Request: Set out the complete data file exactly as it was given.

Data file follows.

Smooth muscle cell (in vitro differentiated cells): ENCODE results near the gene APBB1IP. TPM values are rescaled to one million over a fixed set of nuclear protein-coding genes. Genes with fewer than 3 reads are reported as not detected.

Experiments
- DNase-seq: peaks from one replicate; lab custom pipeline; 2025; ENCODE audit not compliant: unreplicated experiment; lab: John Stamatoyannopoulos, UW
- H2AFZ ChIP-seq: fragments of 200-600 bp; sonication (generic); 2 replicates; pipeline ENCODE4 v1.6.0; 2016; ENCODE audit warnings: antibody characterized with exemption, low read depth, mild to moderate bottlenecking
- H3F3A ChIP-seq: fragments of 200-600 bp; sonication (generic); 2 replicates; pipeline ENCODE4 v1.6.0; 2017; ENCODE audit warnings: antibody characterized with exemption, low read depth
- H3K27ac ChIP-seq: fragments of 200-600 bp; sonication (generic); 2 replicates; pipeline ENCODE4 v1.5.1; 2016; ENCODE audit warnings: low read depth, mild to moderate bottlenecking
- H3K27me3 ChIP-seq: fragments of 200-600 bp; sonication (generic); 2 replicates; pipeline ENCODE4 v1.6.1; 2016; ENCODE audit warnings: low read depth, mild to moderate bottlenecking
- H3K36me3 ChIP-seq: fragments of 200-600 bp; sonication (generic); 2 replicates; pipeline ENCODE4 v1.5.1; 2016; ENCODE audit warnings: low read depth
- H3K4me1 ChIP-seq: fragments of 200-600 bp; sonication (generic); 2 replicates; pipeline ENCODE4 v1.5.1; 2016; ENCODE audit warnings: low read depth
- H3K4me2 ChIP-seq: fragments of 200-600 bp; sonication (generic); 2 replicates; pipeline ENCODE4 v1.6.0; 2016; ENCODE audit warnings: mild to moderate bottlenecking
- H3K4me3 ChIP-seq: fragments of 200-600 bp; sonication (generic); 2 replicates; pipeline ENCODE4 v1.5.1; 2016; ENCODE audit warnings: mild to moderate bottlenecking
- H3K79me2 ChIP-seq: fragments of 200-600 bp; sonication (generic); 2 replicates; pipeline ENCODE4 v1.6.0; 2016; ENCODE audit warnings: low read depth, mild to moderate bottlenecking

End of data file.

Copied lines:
Smooth muscle cell (in vitro differentiated cells): ENCODE results near the gene APBB1IP. TPM values are rescaled to one million over a fixed set of nuclear protein-coding genes. Genes with fewer than 3 reads are reported as not detected.

Experiments
- DNase-seq: peaks from one replicate; lab custom pipeline; 2025; ENCODE audit not compliant: unreplicated experiment; lab: John Stamatoyannopoulos, UW
- H2AFZ ChIP-seq: fragments of 200-600 bp; sonication (generic); 2 replicates; pipeline ENCODE4 v1.6.0; 2016; ENCODE audit warnings: antibody characterized with exemption, low read depth, mild to moderate bottlenecking
- H3F3A ChIP-seq: fragments of 200-600 bp; sonication (generic); 2 replicates; pipeline ENCODE4 v1.6.0; 2017; ENCODE audit warnings: antibody characterized with exemption, low read depth
- H3K27ac ChIP-seq: fragments of 200-600 bp; sonication (generic); 2 replicates; pipeline ENCODE4 v1.5.1; 2016; ENCODE audit warnings: low read depth, mild to moderate bottlenecking
- H3K27me3 ChIP-seq: fragments of 200-600 bp; sonication (generic); 2 replicates; pipeline ENCODE4 v1.6.1; 2016; ENCODE audit warnings: low read depth, mild to moderate bottlenecking
- H3K36me3 ChIP-seq: fragments of 200-600 bp; sonication (generic); 2 replicates; pipeline ENCODE4 v1.5.1; 2016; ENCODE audit warnings: low read depth
- H3K4me1 ChIP-seq: fragments of 200-600 bp; sonication (generic); 2 replicates; pipeline ENCODE4 v1.5.1; 2016; ENCODE audit warnings: low read depth
- H3K4me2 ChIP-seq: fragments of 200-600 bp; sonication (generic); 2 replicates; pipeline ENCODE4 v1.6.0; 2016; ENCODE audit warnings: mild to moderate bottlenecking
- H3K4me3 ChIP-seq: fragments of 200-600 bp; sonication (generic); 2 replicates; pipeline ENCODE4 v1.5.1; 2016; ENCODE audit warnings: mild to moderate bottlenecking
- H3K79me2 ChIP-seq: fragments of 200-600 bp; sonication (generic); 2 replicates; pipeline ENCODE4 v1.6.0; 2016; ENCODE audit warnings: low read depth, mild to moderate bottlenecking